Now that the NFL’s new rookies have found a home with their respective franchises, it’s time to handicap the Rookie of the Year races. After considering our pre-draft evaluations along with our college-to-pro-projections and the situation each was put in, here are PFF’s top candidates for NFL Offensive Rookie of the Year honors.
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1. QB JOE BURROW, CINCINNATI BENGALS
Yes, the team that picks No. 1 does so for a reason, but the situation Burrow finds himself in is nowhere near as bad as people make it out to be. In fact, assuming veteran wide receiver A.J. Green has a clean bill of health, he, Tyler Boyd and Tee Higgins could form one of the most dangerous wide receiver trios in the entire league.
From 2012 to 2018, Green never ranked lower than 11th in single-season PFF grade, and Boyd has been the ninth-highest-graded slot receiver in the NFL since 2018. The Bengals also made a fantastic move to kick off Round 2 of the 2020 NFL Draft by snagging Higgins, who has the size and ball skills that would have made him in the WR1 conversation in past draft classes. At 6-foot-4, Higgins has an enormous catch radius and would routinely overpower defensive backs in tight coverage — he was the only wide receiver in the class to put up an elite two-year grade on such instances.
Pair all that with the kind of NFL-ready accuracy that saw Burrow shatter PFF College records in 2019, and you have the potential for a truly dynamic passing attack in Cincinnati.
2. QB TUA TAGOVAILOA, MIAMI DOLPHINS
The situation Tagovailoa finds himself in is nowhere near as good as Burrow’s, and there are still some question marks surrounding his health and whether or not he will even play early on, but Tagovailoa has the traits to succeed in the NFL — even when playing in an offense like Miami’s.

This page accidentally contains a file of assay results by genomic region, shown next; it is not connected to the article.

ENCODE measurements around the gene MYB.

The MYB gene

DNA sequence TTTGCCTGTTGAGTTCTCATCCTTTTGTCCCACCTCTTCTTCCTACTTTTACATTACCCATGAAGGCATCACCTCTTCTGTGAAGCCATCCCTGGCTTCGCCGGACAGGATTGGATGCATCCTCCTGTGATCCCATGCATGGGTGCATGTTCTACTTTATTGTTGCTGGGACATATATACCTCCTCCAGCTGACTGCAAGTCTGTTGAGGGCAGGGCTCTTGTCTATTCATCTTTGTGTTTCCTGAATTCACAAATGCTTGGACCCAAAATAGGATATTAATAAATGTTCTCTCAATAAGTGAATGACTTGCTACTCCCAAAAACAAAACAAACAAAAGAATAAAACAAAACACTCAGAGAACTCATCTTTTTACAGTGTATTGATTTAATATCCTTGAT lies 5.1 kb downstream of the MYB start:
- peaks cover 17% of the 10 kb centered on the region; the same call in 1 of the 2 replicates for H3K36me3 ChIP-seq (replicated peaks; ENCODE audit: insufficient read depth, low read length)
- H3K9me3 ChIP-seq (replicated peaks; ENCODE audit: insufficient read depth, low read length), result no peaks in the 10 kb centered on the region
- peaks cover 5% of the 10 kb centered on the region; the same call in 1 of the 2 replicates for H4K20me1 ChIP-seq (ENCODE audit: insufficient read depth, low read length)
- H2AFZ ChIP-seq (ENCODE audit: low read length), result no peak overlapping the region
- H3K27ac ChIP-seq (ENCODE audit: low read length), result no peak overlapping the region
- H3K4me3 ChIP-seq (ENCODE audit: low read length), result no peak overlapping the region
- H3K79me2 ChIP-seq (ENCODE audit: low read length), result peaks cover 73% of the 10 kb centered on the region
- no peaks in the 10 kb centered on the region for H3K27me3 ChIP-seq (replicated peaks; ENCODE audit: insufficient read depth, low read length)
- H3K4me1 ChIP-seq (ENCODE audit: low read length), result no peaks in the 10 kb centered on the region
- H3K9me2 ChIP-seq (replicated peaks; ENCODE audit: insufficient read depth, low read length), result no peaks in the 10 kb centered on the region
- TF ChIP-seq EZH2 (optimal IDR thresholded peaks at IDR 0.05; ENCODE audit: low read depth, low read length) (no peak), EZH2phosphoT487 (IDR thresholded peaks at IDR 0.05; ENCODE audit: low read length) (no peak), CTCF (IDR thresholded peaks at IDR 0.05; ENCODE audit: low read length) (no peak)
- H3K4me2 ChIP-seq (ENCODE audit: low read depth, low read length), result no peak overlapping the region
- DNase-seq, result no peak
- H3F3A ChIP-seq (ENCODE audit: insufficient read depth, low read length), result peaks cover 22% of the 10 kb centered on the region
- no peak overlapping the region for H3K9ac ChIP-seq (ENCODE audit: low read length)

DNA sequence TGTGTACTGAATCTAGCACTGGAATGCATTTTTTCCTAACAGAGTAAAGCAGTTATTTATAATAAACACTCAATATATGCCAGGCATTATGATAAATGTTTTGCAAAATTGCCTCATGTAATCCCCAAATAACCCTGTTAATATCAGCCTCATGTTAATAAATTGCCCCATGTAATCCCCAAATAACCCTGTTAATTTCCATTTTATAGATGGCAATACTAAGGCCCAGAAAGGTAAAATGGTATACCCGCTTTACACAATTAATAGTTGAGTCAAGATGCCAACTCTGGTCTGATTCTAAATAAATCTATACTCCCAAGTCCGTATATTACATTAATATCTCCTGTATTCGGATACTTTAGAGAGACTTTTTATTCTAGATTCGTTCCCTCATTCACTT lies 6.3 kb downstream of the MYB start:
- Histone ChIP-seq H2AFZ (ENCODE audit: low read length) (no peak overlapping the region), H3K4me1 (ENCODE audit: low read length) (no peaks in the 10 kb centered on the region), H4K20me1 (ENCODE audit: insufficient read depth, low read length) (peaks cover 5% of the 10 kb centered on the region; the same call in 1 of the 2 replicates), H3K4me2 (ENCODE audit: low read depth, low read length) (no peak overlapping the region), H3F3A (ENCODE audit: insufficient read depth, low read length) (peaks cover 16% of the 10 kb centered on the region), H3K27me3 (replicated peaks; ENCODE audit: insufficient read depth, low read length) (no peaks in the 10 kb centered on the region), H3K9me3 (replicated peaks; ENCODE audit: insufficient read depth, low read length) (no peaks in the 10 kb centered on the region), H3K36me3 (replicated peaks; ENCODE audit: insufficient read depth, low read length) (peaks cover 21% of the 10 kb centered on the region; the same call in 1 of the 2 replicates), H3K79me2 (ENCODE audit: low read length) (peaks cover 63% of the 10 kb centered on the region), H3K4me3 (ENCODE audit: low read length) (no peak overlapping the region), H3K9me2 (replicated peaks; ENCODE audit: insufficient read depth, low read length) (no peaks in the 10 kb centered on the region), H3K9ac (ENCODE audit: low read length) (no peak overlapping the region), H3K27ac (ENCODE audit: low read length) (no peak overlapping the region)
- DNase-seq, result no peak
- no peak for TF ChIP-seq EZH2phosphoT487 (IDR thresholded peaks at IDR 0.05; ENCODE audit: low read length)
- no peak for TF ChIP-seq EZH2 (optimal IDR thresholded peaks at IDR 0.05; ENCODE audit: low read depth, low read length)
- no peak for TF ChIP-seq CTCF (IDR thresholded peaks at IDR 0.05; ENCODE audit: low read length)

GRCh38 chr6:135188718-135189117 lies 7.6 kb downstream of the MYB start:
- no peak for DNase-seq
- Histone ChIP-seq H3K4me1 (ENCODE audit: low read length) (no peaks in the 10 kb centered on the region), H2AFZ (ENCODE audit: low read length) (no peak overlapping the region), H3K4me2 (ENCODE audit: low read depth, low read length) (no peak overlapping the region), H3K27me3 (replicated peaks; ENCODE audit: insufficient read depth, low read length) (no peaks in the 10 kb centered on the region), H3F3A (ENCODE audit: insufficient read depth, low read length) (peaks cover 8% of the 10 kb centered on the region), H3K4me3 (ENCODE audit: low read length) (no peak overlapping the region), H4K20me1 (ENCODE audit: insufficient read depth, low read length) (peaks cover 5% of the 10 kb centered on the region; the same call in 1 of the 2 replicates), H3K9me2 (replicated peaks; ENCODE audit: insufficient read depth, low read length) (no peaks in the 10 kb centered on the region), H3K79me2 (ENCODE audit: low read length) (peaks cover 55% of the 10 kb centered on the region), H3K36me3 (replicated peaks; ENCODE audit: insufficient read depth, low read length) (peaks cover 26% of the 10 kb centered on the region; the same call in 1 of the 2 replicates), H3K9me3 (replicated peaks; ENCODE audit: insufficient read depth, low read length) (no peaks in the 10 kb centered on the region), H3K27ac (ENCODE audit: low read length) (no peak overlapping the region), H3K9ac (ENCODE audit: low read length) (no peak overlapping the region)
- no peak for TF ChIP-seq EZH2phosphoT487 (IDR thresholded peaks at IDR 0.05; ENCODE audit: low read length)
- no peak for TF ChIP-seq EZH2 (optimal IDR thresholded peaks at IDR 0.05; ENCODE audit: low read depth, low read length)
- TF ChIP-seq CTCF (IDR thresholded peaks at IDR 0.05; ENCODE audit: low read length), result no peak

DeVante Parker is coming off a career year in terms of PFF grade and will arguably have the best quarterback he’s ever had throwing him the ball in 2020, assuming Tagovailoa plays. The former Crimson Tide star was the only college quarterback to produce elite passing grades in each of the last two years. He and Joe Burrow were the only quarterbacks who produced top-15 negatively and positively graded play rates in that same span.
Indy might have signed Philip Rivers in free agency, but they made it clear when they traded up to select Jonathan Taylor 41st overall in the draft that they’re still going to “run the damn ball.” And given that he’ll be running behind the second-highest-graded run-blocking unit of the 2019 season, Taylor should put up numbers right away as a Colt.
Taylor produced the second-highest PFF grade in the FBS over his three years at Wisconsin, and he averaged an absurd 4.2 yards after contact per attempt over his career. His combination of size, speed and cutting ability is precisely what you want in a running back, and Taylor couldn’t be in a better situation than behind that strong Colts offensive line.
The Chiefs’ first-round pick was one of the more complete running backs we saw in 2019 — he tied for the most receptions that resulted in at least a 10-yard gain (23), and he broke a whopping 71 tackles on 214 carries with another 14 broken tackles coming on his 55 receptions.
A lot of Edwards-Helaire’s success came in LSU’s RPO attack, where he ranked first in PFF rushing grade and averaged an impressive 8.1 yards per carry. With his experience and success in that type of offense, as well as the value he brings to the table as a receiver, Edwards-Helaire ought to make an immediate impact in Andy Reid’s offense.
5. WR HENRY RUGGS III, LAS VEGAS RAIDERS
Vegas went all-in on Ruggs with their 12th overall pick, and he’ll provide an immediate boost to a wide receiver corps that ranked 31st in team receiving grade last year.